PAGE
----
Grupe et al. (1) recently published a work suggesting an efficient method to detect QTLs by using known phenotypes and genotypes of inbred strains of mice and a mathematical algorithm. However, the method of Grupe et not of practical use for most relevant cases of QTL mapping.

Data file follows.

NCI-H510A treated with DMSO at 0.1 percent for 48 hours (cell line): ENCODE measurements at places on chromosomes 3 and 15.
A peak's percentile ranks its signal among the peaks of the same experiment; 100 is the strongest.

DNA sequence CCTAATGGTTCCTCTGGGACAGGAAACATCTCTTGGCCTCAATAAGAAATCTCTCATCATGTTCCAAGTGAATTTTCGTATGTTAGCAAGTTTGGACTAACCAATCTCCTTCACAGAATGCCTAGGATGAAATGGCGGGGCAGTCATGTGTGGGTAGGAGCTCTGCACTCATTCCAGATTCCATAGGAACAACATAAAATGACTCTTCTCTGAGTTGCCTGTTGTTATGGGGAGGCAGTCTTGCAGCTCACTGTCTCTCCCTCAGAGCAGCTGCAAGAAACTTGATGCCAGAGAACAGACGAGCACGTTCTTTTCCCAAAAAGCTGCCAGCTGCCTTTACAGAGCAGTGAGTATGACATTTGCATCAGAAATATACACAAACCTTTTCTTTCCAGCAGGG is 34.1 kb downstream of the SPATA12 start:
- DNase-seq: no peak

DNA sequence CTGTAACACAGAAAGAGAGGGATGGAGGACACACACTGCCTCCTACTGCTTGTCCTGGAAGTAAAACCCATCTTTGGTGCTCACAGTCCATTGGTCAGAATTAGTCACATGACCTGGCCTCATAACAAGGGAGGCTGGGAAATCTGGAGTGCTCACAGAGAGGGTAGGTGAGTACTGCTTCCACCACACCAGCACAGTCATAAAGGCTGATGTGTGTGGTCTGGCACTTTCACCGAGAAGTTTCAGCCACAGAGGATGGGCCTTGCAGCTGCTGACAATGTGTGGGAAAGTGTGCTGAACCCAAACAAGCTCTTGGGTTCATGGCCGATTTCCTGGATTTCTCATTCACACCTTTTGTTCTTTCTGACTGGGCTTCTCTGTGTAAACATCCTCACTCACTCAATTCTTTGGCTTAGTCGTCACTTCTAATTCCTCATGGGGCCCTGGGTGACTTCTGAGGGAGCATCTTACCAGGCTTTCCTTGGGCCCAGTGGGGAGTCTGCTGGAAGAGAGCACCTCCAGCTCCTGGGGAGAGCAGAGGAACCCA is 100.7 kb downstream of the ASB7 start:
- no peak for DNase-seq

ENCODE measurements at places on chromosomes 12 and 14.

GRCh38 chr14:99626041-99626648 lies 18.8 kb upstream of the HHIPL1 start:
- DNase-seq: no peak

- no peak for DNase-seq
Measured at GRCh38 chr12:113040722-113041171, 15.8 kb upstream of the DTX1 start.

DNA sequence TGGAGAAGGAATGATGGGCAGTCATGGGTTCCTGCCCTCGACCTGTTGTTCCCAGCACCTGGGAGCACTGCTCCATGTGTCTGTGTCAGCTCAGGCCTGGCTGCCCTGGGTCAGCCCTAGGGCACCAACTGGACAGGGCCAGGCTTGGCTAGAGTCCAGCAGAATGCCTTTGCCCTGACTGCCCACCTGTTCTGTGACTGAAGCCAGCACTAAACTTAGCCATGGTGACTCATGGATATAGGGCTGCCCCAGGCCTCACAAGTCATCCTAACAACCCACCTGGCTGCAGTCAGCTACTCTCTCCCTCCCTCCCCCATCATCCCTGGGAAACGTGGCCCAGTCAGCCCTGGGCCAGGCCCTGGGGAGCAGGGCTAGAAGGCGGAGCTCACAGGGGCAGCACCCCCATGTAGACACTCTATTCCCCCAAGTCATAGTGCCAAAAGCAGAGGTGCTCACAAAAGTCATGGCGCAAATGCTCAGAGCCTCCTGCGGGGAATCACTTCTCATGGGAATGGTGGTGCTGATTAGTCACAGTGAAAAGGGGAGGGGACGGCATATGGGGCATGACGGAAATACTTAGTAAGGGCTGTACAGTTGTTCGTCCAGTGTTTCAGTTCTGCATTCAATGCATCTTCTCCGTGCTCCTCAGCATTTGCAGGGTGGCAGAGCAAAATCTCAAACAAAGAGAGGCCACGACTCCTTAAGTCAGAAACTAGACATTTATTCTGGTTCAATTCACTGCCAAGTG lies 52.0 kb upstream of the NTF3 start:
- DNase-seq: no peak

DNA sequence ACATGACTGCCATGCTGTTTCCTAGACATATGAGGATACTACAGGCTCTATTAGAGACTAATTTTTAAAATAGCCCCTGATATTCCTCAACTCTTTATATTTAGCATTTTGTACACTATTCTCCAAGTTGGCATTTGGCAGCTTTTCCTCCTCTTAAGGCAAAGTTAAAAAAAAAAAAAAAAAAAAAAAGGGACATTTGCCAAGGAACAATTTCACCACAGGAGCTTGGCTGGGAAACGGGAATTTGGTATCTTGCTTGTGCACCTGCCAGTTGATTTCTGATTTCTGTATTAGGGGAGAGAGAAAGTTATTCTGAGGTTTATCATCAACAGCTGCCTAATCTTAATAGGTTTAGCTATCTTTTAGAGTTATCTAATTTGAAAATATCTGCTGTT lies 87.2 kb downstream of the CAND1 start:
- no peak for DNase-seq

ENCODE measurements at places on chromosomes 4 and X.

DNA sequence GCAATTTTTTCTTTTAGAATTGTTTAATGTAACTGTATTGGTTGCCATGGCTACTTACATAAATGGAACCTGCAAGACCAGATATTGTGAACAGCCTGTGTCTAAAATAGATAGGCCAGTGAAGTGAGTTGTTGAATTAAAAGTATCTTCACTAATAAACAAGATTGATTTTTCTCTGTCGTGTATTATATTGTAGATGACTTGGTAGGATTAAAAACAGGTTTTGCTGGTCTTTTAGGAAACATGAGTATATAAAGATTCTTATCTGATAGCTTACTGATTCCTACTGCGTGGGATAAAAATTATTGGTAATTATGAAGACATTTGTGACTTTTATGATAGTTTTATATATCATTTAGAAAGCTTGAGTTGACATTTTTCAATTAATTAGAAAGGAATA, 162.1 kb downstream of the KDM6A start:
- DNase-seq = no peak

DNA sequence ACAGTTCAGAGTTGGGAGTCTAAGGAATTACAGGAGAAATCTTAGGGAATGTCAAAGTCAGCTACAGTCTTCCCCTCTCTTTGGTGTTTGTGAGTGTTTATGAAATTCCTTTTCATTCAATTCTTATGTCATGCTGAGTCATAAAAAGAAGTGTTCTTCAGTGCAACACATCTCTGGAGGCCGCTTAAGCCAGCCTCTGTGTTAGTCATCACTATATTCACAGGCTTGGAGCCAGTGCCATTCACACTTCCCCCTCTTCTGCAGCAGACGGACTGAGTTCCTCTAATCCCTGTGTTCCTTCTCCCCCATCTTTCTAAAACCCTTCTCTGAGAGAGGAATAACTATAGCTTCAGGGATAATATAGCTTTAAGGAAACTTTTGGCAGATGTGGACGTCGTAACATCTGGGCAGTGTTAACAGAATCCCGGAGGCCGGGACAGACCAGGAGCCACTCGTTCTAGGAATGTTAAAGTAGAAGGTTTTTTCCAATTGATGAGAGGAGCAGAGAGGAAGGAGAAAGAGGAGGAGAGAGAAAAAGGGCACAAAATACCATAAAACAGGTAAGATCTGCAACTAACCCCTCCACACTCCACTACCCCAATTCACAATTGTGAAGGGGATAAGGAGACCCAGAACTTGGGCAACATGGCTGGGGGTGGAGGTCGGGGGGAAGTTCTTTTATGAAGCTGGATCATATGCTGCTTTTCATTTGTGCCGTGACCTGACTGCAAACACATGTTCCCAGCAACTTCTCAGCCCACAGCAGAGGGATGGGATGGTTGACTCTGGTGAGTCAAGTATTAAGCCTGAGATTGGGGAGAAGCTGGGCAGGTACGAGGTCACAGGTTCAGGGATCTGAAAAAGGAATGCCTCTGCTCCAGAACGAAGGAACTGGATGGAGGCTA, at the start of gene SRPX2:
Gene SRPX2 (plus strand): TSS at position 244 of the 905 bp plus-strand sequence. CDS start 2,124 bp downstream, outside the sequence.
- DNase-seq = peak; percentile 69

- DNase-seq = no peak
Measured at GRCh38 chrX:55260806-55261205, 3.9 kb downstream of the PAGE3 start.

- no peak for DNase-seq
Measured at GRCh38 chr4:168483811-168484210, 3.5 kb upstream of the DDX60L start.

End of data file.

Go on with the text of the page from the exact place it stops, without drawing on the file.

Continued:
To evaluate the method, I calculated the number of inbred strains necessary to detect a hypothetical QTL affecting a quantitative trait with heritability of 50%. To strengthen the argument, I have assumed a series of optimal conditions that favor the approach of Grupe et al.: (i) The functional SNP at the QTL is the one being tested. (ii) The allelic frequencies at that SNP are 50% for each allele. (iii) The proportion of variance explained by the QTL is not decreased due to the increased genetic variation arising from the heterogeneity of multiple strains. (iv) The phenotypic values for all strains are assumed to be known without any error variance (equivalent to being determined by an infinite number of animals for each strain). Thus, the proportion of variance explained by the QTL is twice that of the same QTL in an F2 population. With an appropriate Type I error threshold (2) and with the standard equationn = Z2 1-α/2/VQTL(3), the number of inbred strains required to detect a QTL with 50% power can be calculated for a range of proportions of variance explained by the QTL (VQTL). QTLs are often found to be of a magnitude of VQTL= 5 – 20% in an F2 population, thus corresponding to 10% and 40% with inbred strains under the assumptions above. Based on the above calculations, detection of a QTL will require approximately between 40 and 150 inbred strains. It should be further noted that for most instances optimal conditions will not apply; thus, these numbers represent the lower limit. The number of strains available with known genotypic and phenotypic information is well below these numbers. For most of the traits considered by Grupe et al.(1), the number of strains used was not more than eight, and in some cases only four strains were considered. These numbers are insufficient to provide useful information.